Every once in a while, someone emerges from the vastness of our global-historical mosaic that stands out as one who really followed Jesus. One such person was Sadhu Sundar Singh (1889-1933?). Here are a few thoughts about the devout follower of Jesus inspired from reading his biography by Phyllis Thompson. Raised in both Sikh and Hindu spiritual practices, Sundar Singh was very hostile towards Christianity to the point of destroying a Bible. While still a teenager, on the verge of suicide, Sundar called on a sign from God. He describes the experience:
I remained till about half past four praying and waiting and expecting to see Krishna or Buddha, or some other Avatar of the Hindu religion; they appeared not, but a light was shining in the room. I opened the door to see where it came from, but all was dark outside. I returned inside, and the light increased in intensity and took the form of a globe of light above the ground, and in this light there appeared, not the form I expected, but the living Christ whom I had counted as dead. To all eternity I shall never forget his glorious and loving face, nor the few words which he spoke. ‘Why do you persecute me? See, I have died on the cross for you and for the whole world.’ These words were burned into my heart as by lightning, and I fell on the ground before him. My heart was filled with inexpressible joy and peace, and my whole life was entirely changed. (Sundar Singh, as quoted in Thompson, Sadhu Sundar Singh, 18)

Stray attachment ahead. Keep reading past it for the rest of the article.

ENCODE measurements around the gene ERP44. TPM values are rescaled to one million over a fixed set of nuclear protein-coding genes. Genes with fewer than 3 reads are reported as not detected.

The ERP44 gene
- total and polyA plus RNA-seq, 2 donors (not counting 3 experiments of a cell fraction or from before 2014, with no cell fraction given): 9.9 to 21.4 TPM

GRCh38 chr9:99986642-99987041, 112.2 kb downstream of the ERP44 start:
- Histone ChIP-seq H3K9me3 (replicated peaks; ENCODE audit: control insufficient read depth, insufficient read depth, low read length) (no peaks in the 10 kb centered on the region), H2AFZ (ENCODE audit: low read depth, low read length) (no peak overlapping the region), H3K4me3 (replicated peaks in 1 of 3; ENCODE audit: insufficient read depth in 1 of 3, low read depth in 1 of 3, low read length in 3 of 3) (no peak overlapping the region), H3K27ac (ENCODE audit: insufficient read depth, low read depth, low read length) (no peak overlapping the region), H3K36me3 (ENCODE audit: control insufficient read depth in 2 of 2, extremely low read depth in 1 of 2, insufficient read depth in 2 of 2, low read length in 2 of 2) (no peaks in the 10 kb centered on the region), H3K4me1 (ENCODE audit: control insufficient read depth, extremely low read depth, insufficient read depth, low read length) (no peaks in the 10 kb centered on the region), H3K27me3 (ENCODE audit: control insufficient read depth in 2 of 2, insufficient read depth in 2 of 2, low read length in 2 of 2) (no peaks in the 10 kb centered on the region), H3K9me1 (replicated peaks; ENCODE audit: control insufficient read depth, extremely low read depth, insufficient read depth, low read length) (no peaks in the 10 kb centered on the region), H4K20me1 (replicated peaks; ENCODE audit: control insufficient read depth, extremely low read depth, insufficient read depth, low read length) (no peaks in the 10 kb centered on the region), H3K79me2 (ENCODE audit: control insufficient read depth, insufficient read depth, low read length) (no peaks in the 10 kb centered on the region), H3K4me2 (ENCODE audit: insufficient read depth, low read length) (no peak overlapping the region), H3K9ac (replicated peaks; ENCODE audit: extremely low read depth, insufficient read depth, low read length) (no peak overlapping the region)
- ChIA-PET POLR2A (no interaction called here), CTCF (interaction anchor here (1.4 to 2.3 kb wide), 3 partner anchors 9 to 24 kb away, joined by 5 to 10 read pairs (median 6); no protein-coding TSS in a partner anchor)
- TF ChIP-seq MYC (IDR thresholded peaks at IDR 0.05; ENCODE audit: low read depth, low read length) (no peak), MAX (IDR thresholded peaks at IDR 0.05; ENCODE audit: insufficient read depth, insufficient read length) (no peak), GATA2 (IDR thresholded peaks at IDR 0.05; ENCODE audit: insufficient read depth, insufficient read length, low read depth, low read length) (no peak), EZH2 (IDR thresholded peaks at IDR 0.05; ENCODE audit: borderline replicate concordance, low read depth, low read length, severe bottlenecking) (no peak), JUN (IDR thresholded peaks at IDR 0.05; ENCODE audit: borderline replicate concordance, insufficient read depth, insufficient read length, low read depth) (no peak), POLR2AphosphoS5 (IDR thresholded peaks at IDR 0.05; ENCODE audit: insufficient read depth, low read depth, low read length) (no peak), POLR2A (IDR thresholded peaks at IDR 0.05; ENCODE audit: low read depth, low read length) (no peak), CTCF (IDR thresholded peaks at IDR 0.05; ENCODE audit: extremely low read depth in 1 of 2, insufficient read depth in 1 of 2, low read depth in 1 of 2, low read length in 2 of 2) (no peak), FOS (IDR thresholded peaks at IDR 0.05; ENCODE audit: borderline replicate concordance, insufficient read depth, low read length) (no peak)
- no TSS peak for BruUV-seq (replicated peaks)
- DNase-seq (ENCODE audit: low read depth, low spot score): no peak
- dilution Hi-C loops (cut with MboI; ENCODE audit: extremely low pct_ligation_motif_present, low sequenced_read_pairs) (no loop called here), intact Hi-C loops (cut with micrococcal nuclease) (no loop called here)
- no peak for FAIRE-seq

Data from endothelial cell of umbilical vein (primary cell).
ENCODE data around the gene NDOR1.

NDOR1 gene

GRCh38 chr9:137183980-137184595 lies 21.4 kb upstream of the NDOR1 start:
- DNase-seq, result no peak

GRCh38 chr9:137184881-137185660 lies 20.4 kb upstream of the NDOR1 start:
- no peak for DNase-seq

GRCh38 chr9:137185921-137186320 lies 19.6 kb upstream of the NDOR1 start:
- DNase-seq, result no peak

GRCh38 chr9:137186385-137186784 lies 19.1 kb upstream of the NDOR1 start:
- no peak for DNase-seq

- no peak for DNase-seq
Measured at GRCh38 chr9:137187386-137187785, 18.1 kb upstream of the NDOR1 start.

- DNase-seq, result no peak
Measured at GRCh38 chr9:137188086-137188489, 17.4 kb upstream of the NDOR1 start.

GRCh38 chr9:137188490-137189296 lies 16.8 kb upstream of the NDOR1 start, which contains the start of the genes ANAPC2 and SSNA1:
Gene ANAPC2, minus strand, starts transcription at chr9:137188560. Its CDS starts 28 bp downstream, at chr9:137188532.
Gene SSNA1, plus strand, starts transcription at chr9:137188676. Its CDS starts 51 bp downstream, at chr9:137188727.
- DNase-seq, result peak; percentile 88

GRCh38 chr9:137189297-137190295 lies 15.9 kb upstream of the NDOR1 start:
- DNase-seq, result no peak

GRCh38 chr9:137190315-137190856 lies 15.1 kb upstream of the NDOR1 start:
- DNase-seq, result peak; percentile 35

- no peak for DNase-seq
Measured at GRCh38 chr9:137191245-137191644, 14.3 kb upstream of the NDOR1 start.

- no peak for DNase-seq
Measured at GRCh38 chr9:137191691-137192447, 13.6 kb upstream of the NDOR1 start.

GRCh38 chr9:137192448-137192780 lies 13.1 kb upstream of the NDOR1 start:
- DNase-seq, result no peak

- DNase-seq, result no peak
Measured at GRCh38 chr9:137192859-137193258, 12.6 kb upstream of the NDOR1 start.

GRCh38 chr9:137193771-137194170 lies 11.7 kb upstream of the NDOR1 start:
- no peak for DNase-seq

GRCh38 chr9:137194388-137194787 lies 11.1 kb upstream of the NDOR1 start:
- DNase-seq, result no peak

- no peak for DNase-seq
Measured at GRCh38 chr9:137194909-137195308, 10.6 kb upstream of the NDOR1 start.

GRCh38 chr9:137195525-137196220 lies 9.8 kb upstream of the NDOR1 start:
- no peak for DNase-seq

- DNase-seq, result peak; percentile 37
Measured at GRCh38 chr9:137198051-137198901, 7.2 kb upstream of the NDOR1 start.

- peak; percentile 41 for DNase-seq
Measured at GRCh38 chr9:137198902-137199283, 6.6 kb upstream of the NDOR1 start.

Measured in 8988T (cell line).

The changes in his life were immediate and the repercussions were also immediate. Sundar was disowned by his family and community. After eventually finishing his schooling, Sundar took on the life of a Sadhu (holy man) traveling barefoot from village to village teaching about the way of Jesus. He chose not to ask for money or support, but relied on the grace of God through local villagers as he went along.
He knew, true son of India that he was, that in the saffron robe of the sadhu doors would be open to him that would otherwise be closed. He would not be qualified to preach in the churches but, clad in the robe of one who was known to have taken the path of renunciation, he could reach the villagers, the common people, even the high-caste women secluded in their zenanas. (Thompson, Sadhu Sundar Singh, 42)
He possessed a passion to proclaim Jesus to those who had never heard about him. This passion took him to the heart of Hindu India, to what is now Pakistan among Muslims, to the Buddhists of Tibet. Hunger was his constant companion and the travails of the Himalayas were ever-present. He was scorned, persecuted and even left for dead. While some of these events certainly scared Sundar deeply, he always clung to the deep joy of Jesus in his life.
Sundar was thoroughly Indian in thinking and culture. When he devoted himself to Jesus, he became immersed in the Scriptures. He avoided the westernization that characterized many Indian Christians. The institutions of Christianity did not know what to do with Sundar, yet there was a recognition that this man understood what it meant to follow Jesus in his own cultural context.
He was not perfect, nor did he pretend to be. But how is that there are a few people that really seem to capture what devotion to Jesus looks like? What is it about the rest of us that is holding us back? What are we holding on to?